Since then, Moon said, she's had a couple of nightmares that she attributes to how helpless she felt.

"As a parent, you get scared that you can't protect your children," she said. "I had a nightmare that my girl was riding a bike and she fell into an ocean-like thing and I couldn't get to her."

She feels "pulled" to return to the mall, because staying away feels like giving in to fear. She went back last week, to find the H&M employees who had been so kind to them on Saturday.

Still, Moon said, when a friend asked her husband and her how they were doing, she replied that they were much better every day — but her husband interjected wryly, "Speak for yourself."

'Too close to home'

Robinson can't imagine returning to the place where she nearly became another of Aguilar's victims — and where her husband, Terrance Lilly, was injured trying to get to their children.

They have been through some hard times of late, illnesses and unemployment that have forced them to stay with friends or in other temporary housing. They've always enjoyed the mall — Robinson once worked at the Radio Shack there, and Lilly, a barber, lived for a time in Columbia.

The two were near the food court at the time with the daughter of a friend. When the shots rang out, Robinson said, the girl shrieked, prompting Aguilar to turn and aim his gun at them. She froze, and Lilly yelled at her to duck. A shot sailed over her head, striking a wall, and a second one landed nearby as well, she said.

Lilly raced up the stairs to get to their daughters, who were riding the carousel. He ran into a pillar, breaking several bones in his face. He hustled the girls outside and tried to get back to Robinson, but police had started to lock down parts of the mall.

Robinson was taken by police into a car to be questioned as a witness, along with a shopper who was in the Zumiez skate shop where Aguilar opened fire. Eventually, she and her husband were taken to a movie theater across from the mall with other shoppers until it was safe to leave.

There, a nurse told Lilly he should get medical care and got ice to put on his face. He was taken to Howard County General Hospital and then to Shock Trauma for surgery.

On a recent morning as they sipped juice and coffee at a fast food restaurant, Robinson frequently ran her finger gently down her husband's cheek, or flicked one of those specks only a wife can see from a corner of his eye or the stubble on his chin.

Lilly seemed wary, his eyes darting back and forth as people came and left the restaurant, and he fretted about what he thought was an inadequate lock on the door where they're staying.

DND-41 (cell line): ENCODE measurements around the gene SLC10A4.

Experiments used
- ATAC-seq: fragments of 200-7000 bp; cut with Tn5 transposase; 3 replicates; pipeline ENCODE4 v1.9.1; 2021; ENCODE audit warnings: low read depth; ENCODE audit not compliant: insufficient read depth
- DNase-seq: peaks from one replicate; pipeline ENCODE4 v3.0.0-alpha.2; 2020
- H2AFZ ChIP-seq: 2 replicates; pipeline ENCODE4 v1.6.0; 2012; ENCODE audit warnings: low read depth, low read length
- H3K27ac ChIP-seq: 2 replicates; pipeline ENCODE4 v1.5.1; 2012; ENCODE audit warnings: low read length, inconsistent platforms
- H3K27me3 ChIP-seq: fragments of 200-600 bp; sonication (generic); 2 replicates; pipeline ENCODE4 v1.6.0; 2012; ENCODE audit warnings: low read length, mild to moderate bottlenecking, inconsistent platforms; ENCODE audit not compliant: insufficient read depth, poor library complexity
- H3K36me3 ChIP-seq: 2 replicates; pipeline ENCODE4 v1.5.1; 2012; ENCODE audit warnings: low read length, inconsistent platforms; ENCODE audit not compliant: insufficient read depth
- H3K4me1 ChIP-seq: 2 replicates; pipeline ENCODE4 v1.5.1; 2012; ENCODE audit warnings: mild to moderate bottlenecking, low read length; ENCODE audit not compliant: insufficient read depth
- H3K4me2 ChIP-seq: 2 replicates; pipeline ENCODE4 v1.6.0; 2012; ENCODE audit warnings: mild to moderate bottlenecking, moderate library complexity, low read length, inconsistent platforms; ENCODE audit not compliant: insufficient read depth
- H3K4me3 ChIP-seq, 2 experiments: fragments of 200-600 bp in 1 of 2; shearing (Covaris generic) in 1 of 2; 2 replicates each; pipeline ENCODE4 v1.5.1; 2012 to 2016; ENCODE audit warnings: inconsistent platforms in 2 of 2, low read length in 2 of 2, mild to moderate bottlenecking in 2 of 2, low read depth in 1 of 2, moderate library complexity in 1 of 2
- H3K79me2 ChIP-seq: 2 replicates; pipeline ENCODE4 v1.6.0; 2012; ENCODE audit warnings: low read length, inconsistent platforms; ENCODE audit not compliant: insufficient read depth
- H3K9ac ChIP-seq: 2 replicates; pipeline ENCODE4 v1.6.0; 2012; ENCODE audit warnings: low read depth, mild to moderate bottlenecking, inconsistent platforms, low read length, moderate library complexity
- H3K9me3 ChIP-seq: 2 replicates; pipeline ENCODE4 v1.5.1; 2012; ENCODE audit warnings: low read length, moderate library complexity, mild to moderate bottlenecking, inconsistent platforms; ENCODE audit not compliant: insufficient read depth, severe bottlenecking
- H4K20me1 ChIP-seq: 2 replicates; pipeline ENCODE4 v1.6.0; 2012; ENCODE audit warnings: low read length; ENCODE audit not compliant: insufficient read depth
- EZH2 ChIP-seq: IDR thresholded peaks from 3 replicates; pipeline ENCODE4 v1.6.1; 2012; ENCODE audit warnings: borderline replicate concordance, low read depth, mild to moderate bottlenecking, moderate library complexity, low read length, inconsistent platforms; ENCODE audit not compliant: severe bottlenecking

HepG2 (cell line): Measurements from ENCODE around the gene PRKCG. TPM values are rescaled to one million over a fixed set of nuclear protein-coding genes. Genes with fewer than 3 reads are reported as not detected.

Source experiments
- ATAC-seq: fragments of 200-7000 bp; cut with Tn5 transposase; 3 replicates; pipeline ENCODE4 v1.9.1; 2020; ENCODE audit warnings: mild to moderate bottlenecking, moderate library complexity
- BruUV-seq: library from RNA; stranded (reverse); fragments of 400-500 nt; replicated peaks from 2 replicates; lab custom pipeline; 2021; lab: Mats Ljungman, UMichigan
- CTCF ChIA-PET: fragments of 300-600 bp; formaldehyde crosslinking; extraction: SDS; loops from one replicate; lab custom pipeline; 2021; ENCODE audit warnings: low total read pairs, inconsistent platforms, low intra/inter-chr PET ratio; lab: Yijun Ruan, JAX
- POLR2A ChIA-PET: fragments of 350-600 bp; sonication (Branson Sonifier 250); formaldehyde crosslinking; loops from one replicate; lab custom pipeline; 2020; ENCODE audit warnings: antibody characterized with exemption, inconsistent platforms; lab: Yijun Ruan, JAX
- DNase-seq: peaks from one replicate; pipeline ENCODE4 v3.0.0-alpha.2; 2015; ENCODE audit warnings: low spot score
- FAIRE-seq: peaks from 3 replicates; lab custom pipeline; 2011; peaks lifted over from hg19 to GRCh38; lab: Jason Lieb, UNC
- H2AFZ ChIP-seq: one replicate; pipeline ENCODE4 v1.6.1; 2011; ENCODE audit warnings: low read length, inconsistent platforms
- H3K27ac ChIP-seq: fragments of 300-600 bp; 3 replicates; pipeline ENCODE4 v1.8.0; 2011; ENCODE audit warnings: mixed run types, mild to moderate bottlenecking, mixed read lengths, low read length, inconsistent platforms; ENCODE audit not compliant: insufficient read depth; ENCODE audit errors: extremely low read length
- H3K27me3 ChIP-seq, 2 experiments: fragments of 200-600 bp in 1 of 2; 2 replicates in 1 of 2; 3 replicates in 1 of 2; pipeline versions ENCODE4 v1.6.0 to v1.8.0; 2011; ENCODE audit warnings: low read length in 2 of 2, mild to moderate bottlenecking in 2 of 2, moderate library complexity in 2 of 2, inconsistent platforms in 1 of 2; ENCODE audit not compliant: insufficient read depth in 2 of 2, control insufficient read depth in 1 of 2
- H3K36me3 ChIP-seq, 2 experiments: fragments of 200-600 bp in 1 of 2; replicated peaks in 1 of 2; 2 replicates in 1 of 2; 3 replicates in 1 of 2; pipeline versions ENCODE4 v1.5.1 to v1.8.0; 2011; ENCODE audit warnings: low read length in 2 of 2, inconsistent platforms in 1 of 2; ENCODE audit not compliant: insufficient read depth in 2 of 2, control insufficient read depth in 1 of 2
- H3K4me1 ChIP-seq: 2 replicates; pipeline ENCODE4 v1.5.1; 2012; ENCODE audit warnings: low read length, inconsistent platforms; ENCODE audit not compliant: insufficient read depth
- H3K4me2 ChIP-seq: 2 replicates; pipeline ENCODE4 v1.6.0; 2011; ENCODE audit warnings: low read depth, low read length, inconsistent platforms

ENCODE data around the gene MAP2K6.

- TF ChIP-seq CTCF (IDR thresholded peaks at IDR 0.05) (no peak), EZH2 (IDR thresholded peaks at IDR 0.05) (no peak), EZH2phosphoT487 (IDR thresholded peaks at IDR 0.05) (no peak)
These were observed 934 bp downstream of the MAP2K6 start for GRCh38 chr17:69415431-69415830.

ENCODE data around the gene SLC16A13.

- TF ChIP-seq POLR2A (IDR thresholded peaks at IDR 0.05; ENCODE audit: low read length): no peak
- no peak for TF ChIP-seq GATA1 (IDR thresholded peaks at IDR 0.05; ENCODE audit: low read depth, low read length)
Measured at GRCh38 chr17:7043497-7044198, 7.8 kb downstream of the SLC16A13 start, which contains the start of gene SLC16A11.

Robinson expects to avail herself of counseling at some point, while Lilly already sees someone for previous issues with anxiety. They play the incident over in their heads, and land in different places.

"I just feel bad," said Robinson. "Just for the families [of the victims], the people that were there, even the shooter. He was so young. I can still see his face."

"I just wish I could have gotten him," Lilly said, shaking his head.

They're thankful their kids weren't in the immediate vicinity, and they try to keep reminders of the shooting from them.

But their youngest nonetheless saw the picture that aired repeatedly in the media last week, of the doe-eyed young woman with the tattoo curling like a necklace above her shirt.

"Mommy, that's the girl who put my shoes on," the 7-year-old said, recognizing Benlolo as the saleswoman who had fitted her for sneakers recently at Zumiez skate shop. "Is she the one that got killed?"

Robinson too remembers the smiling Benlolo, who told her daughter the pink-and-black checkered shoes matched her coat.

"It's all just too close to home," Robinson said with a sigh.

'This will pass for me'

David Roberts considers the mall his Main Street. Having moved to Columbia when he was in high school, he worked at several places there before landing at Cavallaro & Co. hair salon 26 years ago.

He was blowing dry a customer's hair at his station, the second-closest chair to the door, when he heard the first shot. Given how sound echoes through the mall, he and the other employees and customers weren't even sure where it came from — although they soon realized the gunman was right across the hall from them at Zumiez.

Everyone headed to the rear into a back hallway, except for the receptionist, who ducked under the front desk. She called one of her co-workers on her cellphone, and Roberts told her to wait until she no longer heard sounds — then to run as fast as she could to the back. Roberts and his boss then went out to pull down the gate at the front of the shop.